It must be the 1920s

Letters to the Editor

It must be the 1920s

Friday, August 14, 2020

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Dear Editor,

After reading the letter to the editor from Dalgalish Henry, published in the Jamaica Observer on Tuesday, August 11, 2020 with the headline 'A matter of being discreet', I had to check my calendar to confirm the year we are in.

The letter writer essentially took issue with sanitary pads being advertised in the prime time hour on television, particularly in the sportscast.

Well, my calendar must be wrong because Henry seems to think we are in the year of our Lord 1920, when a period was a matter of shame that must be hidden from the men at all costs, lest the poor things have to endure the thought of menstruation.

Henry suggests that to choose to advertise feminine products when sports news package is being aired is unconscionable. Not only are they victimising our men and boys by having them forced to watch ads for a process that affects only the lesser half of the population, but they are wasting time thinking that decent women are even watching the sports news.

We know that sports are none of our business. Besides, by that time that comes on we are to be in the kitchen barefoot and pregnant, cleaning up after feeding supper to our men. Henry obviously has an idea of the place women ought to occupy, especially as they contend with their monthlies.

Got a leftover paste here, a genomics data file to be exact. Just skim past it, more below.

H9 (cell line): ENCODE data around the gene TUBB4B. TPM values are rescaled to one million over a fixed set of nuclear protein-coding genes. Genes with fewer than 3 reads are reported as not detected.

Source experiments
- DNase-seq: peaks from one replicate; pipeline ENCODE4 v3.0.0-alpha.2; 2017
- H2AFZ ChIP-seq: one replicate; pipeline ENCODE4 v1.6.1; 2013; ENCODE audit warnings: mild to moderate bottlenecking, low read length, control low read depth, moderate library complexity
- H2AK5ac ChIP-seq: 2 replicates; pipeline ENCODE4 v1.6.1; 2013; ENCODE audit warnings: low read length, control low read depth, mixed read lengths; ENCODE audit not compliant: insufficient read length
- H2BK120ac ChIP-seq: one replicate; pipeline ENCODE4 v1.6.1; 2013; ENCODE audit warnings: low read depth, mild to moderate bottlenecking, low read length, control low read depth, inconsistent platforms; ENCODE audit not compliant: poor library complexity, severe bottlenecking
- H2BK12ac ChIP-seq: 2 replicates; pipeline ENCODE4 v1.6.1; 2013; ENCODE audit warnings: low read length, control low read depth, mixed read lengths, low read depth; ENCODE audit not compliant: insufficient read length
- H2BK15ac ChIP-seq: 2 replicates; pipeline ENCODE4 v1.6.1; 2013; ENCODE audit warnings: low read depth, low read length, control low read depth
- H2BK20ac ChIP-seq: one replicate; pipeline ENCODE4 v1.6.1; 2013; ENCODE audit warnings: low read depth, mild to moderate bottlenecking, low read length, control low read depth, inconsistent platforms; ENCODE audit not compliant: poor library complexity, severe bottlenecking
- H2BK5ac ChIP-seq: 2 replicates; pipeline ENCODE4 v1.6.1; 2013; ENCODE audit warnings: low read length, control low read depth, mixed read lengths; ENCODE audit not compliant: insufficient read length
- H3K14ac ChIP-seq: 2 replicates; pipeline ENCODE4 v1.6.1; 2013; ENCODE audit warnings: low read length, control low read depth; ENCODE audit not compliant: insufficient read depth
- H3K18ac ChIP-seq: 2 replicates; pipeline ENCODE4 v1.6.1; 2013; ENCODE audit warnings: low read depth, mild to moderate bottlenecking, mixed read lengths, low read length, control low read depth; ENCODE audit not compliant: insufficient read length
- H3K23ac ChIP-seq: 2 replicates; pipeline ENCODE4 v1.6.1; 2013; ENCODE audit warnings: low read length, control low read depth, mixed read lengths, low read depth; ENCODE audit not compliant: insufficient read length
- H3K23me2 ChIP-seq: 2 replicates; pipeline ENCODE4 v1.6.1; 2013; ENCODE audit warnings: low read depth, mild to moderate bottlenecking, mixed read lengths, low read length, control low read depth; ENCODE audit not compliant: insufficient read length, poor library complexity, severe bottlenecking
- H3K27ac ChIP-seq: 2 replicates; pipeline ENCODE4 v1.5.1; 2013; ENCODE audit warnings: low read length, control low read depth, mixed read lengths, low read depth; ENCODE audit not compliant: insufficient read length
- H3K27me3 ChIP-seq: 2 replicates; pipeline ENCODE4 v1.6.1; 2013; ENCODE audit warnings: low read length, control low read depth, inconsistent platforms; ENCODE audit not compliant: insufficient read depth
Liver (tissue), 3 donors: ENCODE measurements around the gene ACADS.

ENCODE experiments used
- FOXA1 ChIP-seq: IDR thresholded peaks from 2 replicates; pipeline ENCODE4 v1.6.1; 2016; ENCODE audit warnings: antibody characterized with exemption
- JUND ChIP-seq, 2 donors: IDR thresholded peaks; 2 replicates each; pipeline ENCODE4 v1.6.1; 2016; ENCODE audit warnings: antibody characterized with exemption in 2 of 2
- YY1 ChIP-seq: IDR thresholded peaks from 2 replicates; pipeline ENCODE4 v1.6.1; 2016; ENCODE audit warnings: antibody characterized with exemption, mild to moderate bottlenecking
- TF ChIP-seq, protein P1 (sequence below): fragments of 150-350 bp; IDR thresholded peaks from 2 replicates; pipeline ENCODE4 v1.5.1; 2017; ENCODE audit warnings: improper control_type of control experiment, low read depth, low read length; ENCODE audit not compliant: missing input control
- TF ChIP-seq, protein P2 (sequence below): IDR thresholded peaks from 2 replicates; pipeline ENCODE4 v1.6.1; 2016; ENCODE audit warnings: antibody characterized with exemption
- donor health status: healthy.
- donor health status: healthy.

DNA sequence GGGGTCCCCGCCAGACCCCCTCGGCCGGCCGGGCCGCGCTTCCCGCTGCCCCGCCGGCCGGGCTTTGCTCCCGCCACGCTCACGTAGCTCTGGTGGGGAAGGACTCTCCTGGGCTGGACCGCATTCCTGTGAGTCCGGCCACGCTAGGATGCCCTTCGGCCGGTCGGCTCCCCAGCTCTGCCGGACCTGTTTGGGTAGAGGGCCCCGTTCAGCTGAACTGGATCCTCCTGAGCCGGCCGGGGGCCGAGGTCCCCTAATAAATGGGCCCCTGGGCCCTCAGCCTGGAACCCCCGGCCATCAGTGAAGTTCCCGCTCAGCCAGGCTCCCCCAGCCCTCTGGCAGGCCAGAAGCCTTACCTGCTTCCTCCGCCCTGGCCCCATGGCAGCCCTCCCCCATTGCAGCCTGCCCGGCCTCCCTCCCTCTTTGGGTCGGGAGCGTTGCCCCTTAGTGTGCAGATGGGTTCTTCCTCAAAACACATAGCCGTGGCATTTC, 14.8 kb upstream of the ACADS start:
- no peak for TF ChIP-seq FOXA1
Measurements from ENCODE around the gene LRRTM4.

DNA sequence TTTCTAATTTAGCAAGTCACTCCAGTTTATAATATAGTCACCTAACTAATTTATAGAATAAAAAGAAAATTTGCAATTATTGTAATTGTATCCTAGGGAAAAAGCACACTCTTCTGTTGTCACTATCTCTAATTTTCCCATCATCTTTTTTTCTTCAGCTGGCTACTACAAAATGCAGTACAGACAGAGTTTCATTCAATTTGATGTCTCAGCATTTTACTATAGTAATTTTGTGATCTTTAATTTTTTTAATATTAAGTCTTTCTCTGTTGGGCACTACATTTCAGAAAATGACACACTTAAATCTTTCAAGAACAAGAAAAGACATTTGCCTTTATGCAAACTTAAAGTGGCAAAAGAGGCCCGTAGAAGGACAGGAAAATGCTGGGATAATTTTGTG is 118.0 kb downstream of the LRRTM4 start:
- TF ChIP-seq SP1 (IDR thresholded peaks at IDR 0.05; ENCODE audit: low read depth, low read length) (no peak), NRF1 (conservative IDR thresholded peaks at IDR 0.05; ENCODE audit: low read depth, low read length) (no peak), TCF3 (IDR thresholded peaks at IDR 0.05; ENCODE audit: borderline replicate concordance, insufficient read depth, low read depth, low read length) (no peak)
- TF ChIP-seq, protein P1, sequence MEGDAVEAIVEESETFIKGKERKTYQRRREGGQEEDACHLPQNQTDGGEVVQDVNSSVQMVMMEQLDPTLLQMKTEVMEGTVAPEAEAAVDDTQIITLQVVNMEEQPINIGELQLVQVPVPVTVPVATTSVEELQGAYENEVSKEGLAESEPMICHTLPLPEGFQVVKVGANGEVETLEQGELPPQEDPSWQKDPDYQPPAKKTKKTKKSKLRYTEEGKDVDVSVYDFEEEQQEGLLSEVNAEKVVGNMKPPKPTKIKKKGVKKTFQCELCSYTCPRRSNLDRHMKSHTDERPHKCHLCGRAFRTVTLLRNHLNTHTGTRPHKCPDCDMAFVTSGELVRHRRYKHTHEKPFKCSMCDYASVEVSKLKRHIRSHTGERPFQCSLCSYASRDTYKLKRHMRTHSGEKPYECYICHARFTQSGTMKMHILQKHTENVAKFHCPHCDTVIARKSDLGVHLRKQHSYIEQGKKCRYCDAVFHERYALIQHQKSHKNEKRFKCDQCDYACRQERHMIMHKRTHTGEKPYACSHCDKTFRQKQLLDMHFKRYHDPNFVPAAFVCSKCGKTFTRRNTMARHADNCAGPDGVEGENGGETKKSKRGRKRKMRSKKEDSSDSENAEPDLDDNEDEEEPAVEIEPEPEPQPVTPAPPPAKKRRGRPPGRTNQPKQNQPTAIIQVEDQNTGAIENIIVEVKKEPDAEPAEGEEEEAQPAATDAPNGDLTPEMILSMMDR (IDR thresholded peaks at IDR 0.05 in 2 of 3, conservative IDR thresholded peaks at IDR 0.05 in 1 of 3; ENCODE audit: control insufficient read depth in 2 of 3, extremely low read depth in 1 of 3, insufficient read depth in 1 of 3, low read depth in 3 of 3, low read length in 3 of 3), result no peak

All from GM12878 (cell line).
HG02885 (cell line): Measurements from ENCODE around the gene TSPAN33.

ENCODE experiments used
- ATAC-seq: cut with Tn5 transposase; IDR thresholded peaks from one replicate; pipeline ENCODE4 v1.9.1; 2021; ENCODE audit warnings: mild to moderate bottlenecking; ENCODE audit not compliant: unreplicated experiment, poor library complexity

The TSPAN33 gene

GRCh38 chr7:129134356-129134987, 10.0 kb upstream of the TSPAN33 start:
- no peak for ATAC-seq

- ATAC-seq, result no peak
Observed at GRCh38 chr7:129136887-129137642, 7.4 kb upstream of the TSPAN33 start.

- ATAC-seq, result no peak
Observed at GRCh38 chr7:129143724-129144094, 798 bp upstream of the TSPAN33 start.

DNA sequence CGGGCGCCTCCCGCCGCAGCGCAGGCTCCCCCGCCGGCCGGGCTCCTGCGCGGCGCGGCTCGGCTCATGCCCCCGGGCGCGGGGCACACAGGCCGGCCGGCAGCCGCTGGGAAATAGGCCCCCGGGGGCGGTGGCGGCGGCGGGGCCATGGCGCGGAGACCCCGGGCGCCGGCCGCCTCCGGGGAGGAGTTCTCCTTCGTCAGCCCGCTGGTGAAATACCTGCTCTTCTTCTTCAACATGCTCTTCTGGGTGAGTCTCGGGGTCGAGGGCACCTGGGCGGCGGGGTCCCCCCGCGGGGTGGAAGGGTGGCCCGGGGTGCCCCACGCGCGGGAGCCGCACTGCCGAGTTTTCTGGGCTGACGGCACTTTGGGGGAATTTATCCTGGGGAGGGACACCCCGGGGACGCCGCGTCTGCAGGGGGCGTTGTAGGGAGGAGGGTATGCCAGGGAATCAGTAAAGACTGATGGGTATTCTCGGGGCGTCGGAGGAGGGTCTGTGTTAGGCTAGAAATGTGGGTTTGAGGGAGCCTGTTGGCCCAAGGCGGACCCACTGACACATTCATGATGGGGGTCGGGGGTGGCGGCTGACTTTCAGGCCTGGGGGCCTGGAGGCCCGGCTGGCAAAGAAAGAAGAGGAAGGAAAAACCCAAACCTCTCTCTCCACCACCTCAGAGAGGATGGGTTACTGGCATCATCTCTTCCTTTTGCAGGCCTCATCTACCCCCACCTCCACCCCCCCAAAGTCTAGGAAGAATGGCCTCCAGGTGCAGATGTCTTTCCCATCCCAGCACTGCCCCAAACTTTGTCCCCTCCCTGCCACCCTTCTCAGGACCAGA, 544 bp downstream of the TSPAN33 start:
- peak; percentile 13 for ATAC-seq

These broadcasters really must be careful at the risk of society's moral degradation. Oh, the horror!

I must agree with the kind Mr Henry when he says that if the proposed sexual harassment Bill is to have the desired impact, then us women must be held accountable, too. As he rightly says, “They will have to be schooled to be more discreet in sexual health and care in all aspects of their public life.” Of course, how can we expect men to know what is unwanted sexual attention when we are throwing our dirty secret in their faces like this during the sportscast? This dangerous practice must be stopped before we have women of loose morals claiming that they should be able to roam the streets — audacious of these fanciful feminists are. I tell you!

Editor, I don't expect you to publish this letter, seeing that a large number of gentlemen will read your esteemed publication. I apologise for any upset I may have caused. But I just so moved by the letter that I felt it pertinent to apologise on behalf of all well-thinking women, and, in this age of 1920, encourage that all is done within our power to stop these ads.

If we don't, can you imagine that in 100 years, about 2020, these women will not only want their monthly health issue to be discussed in mainstream media, but they will be demanding that the government not tax the products, or even worse, use our tax dollars to supply secondary schools with the ghastly things. Before we know it, they will want funding for research into illnesses of a private nature, as if pain is not something us women were cursed by God himself to bear.

What will they want next? Equal pay as men?

Candy Kane

Kingston 10

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